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About The Sunday Oregonian. (Portland, Ore.) 1881-current | View Entire Issue (July 11, 1920)
Pages 1 to 20
VOL. XXXIX NO. 28
Kntered at Portland (Oregon)
Postoffice as Second-Class Matter.
PORTLAND, OREGON, SUNDAY MORNING, JULY 11, 1920
PRICE TEN CENTS
3 ON MINE RESCUE
TEAM DIE IN DRILL
AT SPA REBUKED
GENERAL WOOD CALLS I MURDERER IS SORRY
FREEDOM TO BE GIVEN
FOE ALIENS JULY 15
ORDER PROVIDES RELEASE OF
BONDS AND PAROLES.
3 CHILD WELFARE
WORKERS LET DUT
ON SENATOR HARDING
NOMINEE PLANS TO ELEVATE
AND READY TO HANG
2 MORE XKAR DEATH FROM
BREATHING GAS FUMES.
WANDERER SAYS HE LOVED
WIFE HE SLEW.
State Central Committee
COMING CAMPAIGN DISCUSSED
for Senate Viewed.
PERSONALITIES LEFT OUT
Contest Is Scheduled as One or
Principles Need of Funds
Outlined by Aspirant.
Organization of the republican
state central committee was effected
yesterday at the Imperial with the
re-eletcion of Thomas II. Tongue of
Hlllsboro as chairman. Under the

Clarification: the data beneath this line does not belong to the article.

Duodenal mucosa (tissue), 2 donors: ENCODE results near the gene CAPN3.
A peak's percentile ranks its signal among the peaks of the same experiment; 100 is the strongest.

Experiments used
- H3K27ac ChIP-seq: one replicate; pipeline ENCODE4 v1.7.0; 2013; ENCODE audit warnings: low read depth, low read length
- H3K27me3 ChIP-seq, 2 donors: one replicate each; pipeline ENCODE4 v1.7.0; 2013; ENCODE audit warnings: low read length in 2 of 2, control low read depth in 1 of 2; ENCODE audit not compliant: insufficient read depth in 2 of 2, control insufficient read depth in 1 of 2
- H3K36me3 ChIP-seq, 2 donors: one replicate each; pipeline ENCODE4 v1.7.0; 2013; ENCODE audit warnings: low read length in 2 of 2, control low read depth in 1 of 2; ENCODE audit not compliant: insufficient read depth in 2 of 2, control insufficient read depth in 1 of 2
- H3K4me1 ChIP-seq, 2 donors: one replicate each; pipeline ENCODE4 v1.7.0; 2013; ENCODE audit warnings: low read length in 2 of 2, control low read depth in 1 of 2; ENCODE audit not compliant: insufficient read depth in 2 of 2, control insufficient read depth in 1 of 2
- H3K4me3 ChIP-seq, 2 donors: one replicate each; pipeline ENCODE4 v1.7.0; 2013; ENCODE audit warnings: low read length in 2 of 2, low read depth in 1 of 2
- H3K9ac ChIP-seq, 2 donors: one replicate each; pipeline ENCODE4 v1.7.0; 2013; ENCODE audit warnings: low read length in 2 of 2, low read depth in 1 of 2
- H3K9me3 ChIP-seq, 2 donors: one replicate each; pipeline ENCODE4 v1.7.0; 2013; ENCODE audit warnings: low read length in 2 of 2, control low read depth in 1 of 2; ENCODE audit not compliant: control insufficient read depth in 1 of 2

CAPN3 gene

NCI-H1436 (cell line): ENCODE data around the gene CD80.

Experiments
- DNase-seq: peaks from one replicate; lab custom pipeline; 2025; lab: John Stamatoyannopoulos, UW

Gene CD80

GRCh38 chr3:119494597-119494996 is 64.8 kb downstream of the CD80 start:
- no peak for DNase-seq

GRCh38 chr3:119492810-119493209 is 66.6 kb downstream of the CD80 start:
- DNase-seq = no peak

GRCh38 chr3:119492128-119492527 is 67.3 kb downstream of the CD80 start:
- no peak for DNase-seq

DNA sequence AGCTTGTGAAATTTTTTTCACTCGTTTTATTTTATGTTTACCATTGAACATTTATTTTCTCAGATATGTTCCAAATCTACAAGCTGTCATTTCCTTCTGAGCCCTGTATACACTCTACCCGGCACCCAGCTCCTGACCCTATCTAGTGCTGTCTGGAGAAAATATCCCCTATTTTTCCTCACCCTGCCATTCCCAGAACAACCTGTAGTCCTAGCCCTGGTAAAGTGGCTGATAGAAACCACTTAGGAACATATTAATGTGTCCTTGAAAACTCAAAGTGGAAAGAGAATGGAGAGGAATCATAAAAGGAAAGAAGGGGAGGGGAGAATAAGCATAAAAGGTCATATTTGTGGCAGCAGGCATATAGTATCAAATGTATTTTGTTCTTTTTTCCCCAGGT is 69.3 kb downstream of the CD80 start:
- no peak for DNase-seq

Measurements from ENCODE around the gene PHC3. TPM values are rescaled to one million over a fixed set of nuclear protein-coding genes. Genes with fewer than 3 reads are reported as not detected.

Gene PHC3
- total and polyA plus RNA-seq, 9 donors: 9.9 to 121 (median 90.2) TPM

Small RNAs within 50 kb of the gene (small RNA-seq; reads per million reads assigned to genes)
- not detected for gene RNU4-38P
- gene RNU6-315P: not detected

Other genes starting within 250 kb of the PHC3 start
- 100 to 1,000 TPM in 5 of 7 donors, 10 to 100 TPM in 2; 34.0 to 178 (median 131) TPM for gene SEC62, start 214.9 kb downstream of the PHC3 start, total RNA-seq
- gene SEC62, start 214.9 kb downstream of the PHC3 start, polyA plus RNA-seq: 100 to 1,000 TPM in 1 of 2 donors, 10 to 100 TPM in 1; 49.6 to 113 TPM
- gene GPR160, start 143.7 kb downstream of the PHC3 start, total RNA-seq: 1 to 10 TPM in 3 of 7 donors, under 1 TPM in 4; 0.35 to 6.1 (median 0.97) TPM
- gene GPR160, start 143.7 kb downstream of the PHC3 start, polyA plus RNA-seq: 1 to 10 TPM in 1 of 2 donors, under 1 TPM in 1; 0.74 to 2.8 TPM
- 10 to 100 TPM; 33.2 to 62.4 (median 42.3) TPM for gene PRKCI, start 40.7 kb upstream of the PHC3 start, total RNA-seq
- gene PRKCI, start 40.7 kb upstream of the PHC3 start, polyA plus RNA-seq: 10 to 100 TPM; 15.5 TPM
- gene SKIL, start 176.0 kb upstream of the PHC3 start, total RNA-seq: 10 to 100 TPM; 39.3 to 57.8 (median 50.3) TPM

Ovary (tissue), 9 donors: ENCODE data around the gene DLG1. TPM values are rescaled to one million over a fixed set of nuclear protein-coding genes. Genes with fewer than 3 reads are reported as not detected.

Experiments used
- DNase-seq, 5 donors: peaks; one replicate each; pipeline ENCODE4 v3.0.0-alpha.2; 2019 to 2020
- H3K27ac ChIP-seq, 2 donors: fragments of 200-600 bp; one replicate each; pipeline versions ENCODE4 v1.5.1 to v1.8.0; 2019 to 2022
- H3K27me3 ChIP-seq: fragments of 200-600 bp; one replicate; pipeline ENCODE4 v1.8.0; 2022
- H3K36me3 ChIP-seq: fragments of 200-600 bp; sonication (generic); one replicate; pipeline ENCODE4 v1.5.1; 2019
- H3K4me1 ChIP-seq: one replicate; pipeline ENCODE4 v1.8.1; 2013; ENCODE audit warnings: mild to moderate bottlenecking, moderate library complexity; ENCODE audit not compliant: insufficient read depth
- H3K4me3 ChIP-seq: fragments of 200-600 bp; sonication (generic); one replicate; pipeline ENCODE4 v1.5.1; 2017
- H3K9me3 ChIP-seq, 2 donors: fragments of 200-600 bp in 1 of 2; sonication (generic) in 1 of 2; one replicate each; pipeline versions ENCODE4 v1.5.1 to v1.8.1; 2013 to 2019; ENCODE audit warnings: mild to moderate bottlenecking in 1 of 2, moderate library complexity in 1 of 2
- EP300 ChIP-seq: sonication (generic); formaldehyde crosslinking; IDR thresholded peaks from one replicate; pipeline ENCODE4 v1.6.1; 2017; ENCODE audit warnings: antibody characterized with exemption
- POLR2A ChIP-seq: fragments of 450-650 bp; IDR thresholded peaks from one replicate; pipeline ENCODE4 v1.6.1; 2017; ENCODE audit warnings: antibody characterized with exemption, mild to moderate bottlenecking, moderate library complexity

direction of the ' Btate committee.
Chairman Tongue was authorized to
appoint an executive committee of
21 members, 11 of whom shall be
members of the state committee, and
ten women. This executive com
mittee will select a treasurer, sec-
retary and publicity manager.
The forenoon and afternoon ses
sions of the state committee were
devoted to discussions of the cam
paign and the respective merits of
the opposing national tickets. There
was not a speaker who did not voice
his conviction that Harding and
Coolidge would carry Oregon in
November and would be elected.
Senatorlnl Fight Discussed.
Most of the speakers paid particular